I remain a wandering student destined for self-study and it’s just beginning to dawn on me that maybe it’s liberating. Of course, it also means a lot of wrong turns and a longer time to learn but the journey is worth it. But, it wouldn’t be possible without the wisdom and generosity of knowledge of the giants who came before me. I remain indebted to my many teachers.

Hari Om

Winds of change

I woke up, fresh and alert at around 3:30 this morning. While it was way too early, I didn't really feel like staying in. So, out of bed it was and the kittens were happy to see me, or so I like to think. Fixed myself a cup of black and read for some time. After the usual routine, I did my stuff and thought about time, it's been an unfinished muse since last Saturday.
The early morning hours between 2 am and 6 am are considered the period of vata, a predominant trait in my make up. The very existence of time is movement and space, again attributes of the wind. A couple of days ago, I was mesmerized by the Sutra 4:12. And this morning before class, I found myself climbing up to the terrace at the Institute to pay my respects to Lord Hanuman, the mighty son of the wind.

Class today was primarily twistings and again I thought of the air element in the squeeze and release. Right at the start of class, during the invocation, our teacher's cues changed the sense of occupancy of breath and presence in my body. A different experience, yet again.

There is change in the air, a stirring of old dreams which seem possible and once again, it is the blessings of yoga.🙏 Now, I sit typing these thoughts before they scatter away on the wind…

Hari Om


It’s been a lacklustre few days with respect to asana practice. Barely anything except a few poses for supporting the odd runs. Reading and writing have also taken a backseat and it’s sheer lethargy that prevents the sharp edge of practice.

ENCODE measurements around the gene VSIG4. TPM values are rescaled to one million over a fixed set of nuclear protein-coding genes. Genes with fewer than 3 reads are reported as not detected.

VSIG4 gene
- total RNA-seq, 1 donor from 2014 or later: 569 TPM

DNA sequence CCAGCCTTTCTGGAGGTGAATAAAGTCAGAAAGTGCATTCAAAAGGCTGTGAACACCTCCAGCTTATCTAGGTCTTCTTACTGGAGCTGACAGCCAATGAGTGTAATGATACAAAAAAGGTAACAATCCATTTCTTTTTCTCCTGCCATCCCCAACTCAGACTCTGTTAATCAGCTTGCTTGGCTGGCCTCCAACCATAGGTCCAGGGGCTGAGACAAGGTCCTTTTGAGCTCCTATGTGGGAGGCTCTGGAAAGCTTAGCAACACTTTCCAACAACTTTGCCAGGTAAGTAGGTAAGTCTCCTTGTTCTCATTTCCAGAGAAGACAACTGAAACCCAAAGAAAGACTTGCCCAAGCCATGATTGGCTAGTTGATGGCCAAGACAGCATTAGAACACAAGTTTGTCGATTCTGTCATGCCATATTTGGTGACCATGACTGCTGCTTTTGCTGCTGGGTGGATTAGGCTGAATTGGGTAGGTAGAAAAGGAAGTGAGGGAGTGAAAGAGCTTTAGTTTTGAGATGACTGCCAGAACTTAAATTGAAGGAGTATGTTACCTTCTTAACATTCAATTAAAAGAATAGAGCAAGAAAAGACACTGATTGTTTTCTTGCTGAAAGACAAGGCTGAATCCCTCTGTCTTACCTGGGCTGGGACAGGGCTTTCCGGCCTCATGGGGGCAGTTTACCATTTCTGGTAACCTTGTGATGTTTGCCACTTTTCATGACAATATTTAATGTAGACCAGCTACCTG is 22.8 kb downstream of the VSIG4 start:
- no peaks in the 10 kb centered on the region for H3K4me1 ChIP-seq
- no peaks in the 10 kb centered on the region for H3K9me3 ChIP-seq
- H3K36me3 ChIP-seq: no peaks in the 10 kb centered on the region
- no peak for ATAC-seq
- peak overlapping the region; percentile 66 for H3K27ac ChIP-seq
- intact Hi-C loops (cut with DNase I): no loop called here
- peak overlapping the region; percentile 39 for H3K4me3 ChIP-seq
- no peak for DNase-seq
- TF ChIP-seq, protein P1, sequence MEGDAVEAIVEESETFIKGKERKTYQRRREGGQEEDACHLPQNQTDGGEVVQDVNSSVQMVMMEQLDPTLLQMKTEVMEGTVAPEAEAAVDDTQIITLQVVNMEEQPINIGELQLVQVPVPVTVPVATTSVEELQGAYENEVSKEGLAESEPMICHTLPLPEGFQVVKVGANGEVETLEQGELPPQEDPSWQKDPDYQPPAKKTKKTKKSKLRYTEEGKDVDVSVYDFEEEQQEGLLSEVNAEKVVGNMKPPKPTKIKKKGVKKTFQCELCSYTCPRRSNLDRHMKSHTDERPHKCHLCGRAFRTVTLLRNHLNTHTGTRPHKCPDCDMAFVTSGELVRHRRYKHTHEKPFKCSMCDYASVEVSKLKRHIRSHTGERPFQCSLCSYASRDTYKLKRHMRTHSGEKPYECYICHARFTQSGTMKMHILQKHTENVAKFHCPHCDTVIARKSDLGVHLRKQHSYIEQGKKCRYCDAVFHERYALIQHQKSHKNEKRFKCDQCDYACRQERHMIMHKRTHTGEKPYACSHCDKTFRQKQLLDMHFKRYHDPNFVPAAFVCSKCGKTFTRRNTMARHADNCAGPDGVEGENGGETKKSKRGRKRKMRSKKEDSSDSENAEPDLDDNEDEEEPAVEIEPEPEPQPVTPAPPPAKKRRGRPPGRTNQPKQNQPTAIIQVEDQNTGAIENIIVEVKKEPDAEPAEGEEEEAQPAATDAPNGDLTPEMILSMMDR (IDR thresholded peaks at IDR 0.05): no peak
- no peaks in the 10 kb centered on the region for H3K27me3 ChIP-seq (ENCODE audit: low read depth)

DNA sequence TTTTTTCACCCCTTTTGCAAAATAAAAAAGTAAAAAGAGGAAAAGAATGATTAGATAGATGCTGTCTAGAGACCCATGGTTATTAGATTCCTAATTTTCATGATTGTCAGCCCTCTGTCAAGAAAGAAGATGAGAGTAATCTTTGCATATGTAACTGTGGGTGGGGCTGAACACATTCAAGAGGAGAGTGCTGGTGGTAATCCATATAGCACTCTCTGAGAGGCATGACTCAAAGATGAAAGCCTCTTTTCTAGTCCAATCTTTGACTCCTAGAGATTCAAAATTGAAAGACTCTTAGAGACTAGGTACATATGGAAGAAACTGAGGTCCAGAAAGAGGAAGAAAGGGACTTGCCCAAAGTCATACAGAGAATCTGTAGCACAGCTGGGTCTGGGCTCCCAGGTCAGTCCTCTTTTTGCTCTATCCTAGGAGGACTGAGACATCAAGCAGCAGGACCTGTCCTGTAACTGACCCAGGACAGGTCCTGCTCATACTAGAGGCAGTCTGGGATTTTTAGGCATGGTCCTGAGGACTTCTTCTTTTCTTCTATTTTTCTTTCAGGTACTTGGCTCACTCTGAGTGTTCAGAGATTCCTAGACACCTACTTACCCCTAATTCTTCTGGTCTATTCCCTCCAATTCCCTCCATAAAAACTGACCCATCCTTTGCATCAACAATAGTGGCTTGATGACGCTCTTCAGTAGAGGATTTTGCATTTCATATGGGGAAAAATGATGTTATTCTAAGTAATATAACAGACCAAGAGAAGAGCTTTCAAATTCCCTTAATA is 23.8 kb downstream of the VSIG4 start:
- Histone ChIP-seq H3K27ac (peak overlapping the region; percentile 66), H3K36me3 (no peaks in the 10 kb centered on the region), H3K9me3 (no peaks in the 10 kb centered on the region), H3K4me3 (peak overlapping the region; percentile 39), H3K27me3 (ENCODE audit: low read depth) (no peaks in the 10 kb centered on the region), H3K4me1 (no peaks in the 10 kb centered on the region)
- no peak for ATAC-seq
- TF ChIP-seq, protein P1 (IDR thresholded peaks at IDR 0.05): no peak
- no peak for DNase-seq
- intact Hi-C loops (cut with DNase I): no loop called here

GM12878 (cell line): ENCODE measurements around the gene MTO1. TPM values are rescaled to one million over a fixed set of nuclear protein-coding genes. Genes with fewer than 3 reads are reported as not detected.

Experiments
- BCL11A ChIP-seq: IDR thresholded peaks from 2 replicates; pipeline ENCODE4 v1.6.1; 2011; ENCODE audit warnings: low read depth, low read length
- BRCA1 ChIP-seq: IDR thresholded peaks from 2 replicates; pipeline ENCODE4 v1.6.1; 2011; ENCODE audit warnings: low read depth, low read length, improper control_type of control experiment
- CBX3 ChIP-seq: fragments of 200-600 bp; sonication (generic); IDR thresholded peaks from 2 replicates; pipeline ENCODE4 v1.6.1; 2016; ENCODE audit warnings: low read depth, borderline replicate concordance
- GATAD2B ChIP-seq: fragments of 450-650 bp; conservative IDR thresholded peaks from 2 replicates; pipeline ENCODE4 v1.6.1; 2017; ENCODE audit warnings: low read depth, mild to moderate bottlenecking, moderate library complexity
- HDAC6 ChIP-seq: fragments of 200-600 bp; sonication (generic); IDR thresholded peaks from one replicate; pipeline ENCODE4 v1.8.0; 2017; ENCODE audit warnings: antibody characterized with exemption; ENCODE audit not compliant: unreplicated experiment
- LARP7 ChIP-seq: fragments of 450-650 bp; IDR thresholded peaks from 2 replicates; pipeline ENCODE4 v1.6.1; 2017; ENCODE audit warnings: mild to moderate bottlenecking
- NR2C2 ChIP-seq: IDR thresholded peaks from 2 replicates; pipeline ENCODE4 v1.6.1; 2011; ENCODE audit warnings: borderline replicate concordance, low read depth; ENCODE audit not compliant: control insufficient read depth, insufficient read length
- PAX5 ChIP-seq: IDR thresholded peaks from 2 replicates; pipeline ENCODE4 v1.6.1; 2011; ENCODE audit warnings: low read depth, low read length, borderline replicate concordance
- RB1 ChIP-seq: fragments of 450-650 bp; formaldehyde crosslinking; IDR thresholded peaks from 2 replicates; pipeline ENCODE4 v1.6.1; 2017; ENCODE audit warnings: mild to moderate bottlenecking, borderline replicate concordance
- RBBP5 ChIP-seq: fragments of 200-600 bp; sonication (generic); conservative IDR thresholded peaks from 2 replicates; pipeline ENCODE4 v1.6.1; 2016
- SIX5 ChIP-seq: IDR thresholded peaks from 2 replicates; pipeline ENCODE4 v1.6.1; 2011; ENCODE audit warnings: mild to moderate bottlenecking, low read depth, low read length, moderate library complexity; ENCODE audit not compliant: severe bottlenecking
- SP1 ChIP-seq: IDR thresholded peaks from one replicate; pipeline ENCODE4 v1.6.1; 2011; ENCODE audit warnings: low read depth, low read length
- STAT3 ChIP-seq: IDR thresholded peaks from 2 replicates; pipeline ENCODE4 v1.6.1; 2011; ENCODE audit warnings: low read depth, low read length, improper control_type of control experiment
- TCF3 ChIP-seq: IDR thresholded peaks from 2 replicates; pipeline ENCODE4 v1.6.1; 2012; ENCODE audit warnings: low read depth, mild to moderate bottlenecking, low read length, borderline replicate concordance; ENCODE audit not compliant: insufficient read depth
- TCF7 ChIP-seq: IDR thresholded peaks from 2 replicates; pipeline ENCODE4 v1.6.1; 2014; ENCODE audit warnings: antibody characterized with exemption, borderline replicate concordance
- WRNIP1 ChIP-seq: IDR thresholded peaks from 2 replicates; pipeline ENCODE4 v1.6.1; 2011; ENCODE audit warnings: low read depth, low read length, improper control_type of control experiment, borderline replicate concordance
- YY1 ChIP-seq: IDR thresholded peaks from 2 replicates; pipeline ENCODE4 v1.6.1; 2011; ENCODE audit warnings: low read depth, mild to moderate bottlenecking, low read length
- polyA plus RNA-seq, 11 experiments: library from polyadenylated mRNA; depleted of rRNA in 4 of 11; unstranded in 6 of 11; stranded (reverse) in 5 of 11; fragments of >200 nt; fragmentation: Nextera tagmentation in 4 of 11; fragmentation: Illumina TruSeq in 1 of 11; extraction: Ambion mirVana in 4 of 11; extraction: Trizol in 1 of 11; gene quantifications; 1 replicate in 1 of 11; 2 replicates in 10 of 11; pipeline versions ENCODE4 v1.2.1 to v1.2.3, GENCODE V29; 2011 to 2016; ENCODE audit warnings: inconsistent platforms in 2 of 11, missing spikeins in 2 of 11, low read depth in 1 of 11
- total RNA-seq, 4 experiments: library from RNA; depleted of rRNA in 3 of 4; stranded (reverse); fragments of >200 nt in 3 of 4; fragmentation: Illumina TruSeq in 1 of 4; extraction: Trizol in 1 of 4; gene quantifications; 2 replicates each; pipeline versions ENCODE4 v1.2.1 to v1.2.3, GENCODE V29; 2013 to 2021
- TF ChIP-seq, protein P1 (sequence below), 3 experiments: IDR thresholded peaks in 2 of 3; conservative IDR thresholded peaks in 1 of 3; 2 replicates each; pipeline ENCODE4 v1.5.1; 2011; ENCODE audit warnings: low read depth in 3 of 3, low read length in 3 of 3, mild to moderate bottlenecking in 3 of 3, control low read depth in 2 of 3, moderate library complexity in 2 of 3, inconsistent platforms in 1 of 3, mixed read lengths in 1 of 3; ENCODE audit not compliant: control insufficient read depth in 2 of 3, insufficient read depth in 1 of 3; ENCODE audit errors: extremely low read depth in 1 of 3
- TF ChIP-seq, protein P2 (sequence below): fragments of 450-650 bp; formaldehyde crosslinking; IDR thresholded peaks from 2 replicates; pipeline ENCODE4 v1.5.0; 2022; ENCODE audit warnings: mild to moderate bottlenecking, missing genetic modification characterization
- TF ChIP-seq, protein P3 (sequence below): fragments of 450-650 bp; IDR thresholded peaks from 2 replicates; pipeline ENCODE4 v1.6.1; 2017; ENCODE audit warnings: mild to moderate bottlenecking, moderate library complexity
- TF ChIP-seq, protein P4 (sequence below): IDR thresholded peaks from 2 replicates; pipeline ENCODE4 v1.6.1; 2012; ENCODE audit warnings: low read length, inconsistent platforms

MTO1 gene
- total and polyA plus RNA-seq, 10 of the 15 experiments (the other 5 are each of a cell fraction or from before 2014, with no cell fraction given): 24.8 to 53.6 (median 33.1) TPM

However, I have been working on a few strength training exercises to run fast. It’s purely muscular work and something I never did despite being told by experienced runners. I find that I have no strength to do really basic stuff, no bala! That’s why some of the asanas also feel very difficult. Cervical spondylosis was responsible for keeping certain kinds of movements out of my reach but now I find that there have been certain shifts in the body and mind. That changes the playing field. 

Rupa, lavanya and bala are qualities that are the measure of the perfect equipment, the body. 

As the sutra says, रूपलावण्यबलवज्रसंहननत्वानि कायसंपत् ।।४६।।

Form, grace and strength of body, mind and heart that is like vajra. I am not sure of the meaning of the term, it is used to refer to Indra’s  thunderbolt as well as a diamond. The attributes of vajra would be hard, brilliant, sharp, powerful etc. One of the stories in the puranas recounts how the vajra was created from the bones of Sage Dadeechi. It is interesting to note that the powerful weapon of a God came out of a human. That’s the potential for perfection possible in the human embodiment. Of course, the tapas required for that kind of perfection would be beyond what we can imagine.

If I muse on the order of qualities in the context of asana, it makes sense as well. First, we learn the rupa (form/ structure/ framework) of the pose, after which we learn lavanya (grace) in execution of the asana without any agitation. Then we use the bala (strength) to stay, to endure. This will come when the effort becomes effortless. Refined strength. Prayatna Shatilyatha. 

Vajranga… master of the siddhis

The ebbs of practice teach me that there are no excuses not to practice. There is strength that is present within that comes from a much greater power. It seemed fitting to learn arm balances in today’s class. The same palms that join in prayer can also carry the weight of this body. Tadasana in our palms too!

Hari Om

Bloomers and a mat